This is not an op-ed entirely about Maya Khan; it is also about the inflated television culture we inhabit in Pakistan and how all-encompassing it has become. Sociologist Jean Baudrillard has famously pointed out that modern ‘reality’ is so intricately bound up in the media that it is increasingly constituted by it. Hence, the images we see on television become the lives we live. A live broadcast, of course, makes the overlap even more compelling; certainly the unedited chaos of Samaa TV’s park invasion has spilled over into viewer’s homes.
When presenters like Maya Khan are given too much power they become society’s judge and jury, with trials that are played out on television in much the same way as political talk shows practice political interventionism. The real question, of course, is how do we regulate such power while shielding the media from state pressure and simultaneously protecting society from media vigilantism? As her fall from grace illustrates so many of these issues, Maya Khan is a convenient take-off point for this discussion.
In the 10 days since she and a haranguing mob of ‘citizen-journalists’ (I use the term loosely) invaded a local Karachi park in search of dating couples Khan has been trending on both traditional and digital medias. In keeping with the unforgiving nature of a viral medium, the vitriol has been plentiful.
There is also blogger Mehreen Kasana’s eloquent open letter to the presenter where she pleads the case for young, ambushed love. I find Kasana’s dispatch particularly relevant, since it hints at how Khan seems to have taken up cudgels on behalf of her perceived viewership (housewives and mothers) without any real effort to understand why younger people need spaces in which they can interact. In response to this media backlash, Khan has recently made two public ‘apologies’, neither of which come across as particularly apologetic — at no point does she acknowledge any specific wrongdoing on her part.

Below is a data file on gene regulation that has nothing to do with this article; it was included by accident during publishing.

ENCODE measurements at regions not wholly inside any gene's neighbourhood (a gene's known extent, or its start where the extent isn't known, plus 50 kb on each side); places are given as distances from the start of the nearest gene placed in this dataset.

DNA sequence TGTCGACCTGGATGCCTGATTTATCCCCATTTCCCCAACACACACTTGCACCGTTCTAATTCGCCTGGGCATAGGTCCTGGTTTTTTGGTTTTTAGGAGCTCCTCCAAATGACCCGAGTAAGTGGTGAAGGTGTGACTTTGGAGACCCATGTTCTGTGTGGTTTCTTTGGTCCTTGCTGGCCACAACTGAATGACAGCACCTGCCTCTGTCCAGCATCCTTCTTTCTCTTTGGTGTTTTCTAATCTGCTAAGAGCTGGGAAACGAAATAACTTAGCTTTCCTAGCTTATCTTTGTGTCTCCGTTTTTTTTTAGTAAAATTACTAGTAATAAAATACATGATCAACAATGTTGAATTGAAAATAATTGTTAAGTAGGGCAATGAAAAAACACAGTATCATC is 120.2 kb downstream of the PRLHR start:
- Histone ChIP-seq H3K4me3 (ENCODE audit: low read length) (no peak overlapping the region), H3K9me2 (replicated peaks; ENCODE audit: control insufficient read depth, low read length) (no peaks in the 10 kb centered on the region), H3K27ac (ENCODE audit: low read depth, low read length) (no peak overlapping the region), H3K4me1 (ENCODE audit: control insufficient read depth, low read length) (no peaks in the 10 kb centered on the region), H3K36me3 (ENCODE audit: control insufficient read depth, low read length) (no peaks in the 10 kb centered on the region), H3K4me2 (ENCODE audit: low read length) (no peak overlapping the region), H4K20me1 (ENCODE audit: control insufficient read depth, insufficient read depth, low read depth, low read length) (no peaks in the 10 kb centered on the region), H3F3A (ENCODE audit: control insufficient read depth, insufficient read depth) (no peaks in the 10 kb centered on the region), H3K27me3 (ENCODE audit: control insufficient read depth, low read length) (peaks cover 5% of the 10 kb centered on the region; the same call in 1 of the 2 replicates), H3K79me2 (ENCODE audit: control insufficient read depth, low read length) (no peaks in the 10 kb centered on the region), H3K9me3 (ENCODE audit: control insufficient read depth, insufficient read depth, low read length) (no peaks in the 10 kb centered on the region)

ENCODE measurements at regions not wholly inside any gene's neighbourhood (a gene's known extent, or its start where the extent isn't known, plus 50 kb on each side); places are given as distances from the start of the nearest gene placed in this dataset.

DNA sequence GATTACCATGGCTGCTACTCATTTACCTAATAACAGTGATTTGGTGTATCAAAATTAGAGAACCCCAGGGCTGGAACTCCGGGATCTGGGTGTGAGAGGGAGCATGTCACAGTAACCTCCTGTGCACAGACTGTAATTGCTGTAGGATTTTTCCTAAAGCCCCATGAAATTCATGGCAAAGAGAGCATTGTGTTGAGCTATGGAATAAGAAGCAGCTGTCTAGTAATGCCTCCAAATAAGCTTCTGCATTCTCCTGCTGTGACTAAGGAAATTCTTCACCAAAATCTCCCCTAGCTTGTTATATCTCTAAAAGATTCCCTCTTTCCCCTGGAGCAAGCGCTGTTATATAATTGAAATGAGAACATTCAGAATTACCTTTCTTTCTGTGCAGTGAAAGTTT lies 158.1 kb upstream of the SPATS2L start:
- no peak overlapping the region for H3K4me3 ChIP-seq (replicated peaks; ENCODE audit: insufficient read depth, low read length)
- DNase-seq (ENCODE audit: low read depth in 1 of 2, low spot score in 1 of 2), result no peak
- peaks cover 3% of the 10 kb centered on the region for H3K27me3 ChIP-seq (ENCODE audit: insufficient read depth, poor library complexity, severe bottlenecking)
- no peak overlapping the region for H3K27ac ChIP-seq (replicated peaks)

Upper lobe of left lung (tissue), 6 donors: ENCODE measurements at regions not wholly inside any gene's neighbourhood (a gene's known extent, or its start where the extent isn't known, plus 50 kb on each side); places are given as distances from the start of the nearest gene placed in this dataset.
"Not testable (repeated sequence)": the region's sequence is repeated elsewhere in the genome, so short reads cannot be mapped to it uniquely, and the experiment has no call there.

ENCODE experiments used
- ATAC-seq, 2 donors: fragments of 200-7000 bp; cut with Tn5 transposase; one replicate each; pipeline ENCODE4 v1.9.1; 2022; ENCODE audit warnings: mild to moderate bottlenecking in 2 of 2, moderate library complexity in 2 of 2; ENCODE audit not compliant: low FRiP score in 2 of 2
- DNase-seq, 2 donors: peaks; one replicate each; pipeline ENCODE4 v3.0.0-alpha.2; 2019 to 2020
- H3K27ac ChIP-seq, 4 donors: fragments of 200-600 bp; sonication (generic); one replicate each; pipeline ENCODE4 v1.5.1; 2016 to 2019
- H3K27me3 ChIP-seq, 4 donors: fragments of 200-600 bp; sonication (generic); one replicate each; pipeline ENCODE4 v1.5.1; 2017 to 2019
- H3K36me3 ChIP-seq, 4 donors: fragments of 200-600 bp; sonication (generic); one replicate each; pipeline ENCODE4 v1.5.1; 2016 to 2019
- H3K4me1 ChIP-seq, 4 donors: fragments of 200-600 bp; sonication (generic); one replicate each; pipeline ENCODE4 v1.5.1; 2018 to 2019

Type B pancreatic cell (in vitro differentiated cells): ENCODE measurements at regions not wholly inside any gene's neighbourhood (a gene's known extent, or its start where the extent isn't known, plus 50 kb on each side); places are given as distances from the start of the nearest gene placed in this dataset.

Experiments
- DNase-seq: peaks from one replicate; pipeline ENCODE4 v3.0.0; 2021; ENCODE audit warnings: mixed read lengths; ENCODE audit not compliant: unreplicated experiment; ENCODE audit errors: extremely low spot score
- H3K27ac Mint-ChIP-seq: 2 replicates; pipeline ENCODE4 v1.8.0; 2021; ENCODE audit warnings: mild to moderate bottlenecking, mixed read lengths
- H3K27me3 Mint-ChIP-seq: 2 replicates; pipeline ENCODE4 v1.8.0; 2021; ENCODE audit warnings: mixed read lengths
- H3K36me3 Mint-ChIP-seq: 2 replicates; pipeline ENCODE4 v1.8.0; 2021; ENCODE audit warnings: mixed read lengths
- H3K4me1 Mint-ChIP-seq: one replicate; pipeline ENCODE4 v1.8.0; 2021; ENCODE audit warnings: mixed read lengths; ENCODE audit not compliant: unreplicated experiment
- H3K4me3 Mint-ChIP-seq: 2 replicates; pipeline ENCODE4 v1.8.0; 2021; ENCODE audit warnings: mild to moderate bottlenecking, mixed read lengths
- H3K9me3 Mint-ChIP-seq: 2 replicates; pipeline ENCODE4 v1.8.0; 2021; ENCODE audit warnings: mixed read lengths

As more videos from “Subha Saveray” come to light it is clear that Khan’s obsession with prodigal daughters (as opposed to wayward sons) is not new. Take for instance the “Do you know where your daughter is?” campaign (October 2011) where the presenter and her panel chastise young girls perceived as unruly. Mothers receive empathy while daughters are routinely interrogated. It is also a one-sided, castigatory format which eschews alternative perspectives. Khan’s park foray is merely an organic development of this worldview.
Yet, Maya Khan is not alone. She represents a comfort zone from which our television networks operate. Mornings throughout Pakistan are the domain of chatty, perky and often intellectually-challenged breakfast presenters with what our channels consider broad appeal. Content providers feel this sort of female presenter appeals to the housewife demographic. The issues with such shows are multifarious; either they are deliberately frivolous (which stereotypes female viewers) or, as is the case with Khan’s park run, dangerously judgemental. Khan, a former actor, plays reporter but is clearly unaware of basic journalistic ethics. Perhaps, her inspiration comes from political talk shows, which tango rather often with libel but the presumption of guilt throughout the episode is alarming. Khan and her vigil-aunties are unanimously accusatory, running after couples shouting, “Don’t deceive your parents!”
That the channel has offered an unconditional apology, disavowing the content of the show and promising this will not happen again is commendable, but for those who remember Mehr Bokhari glorifying Mumtaz Qadri on the same channel last year, it seems to not have learned lessons well.
What Pakistan urgently needs is a well-defined media standards body like Office of Communication in the UK that governs with a crystal clear code of practice and standards. Is Pemra up to the task? Certainly its ‘Code for Media Broadcasters’ is scarily vague. And it was quite happy to accuse channels of “provoking anti-national sentiments” during the PNS Mehran attack. If Pemra is to function as a fair media regulator it will have to rewrite its Code in clearer, more detailed language without potentially manipulative rules. Perhaps then our channels will make sure that their Maya Khans think before they speak.
Published in The Express Tribune, January 27th, 2012.
More in OpinionA Saudi princess speaks up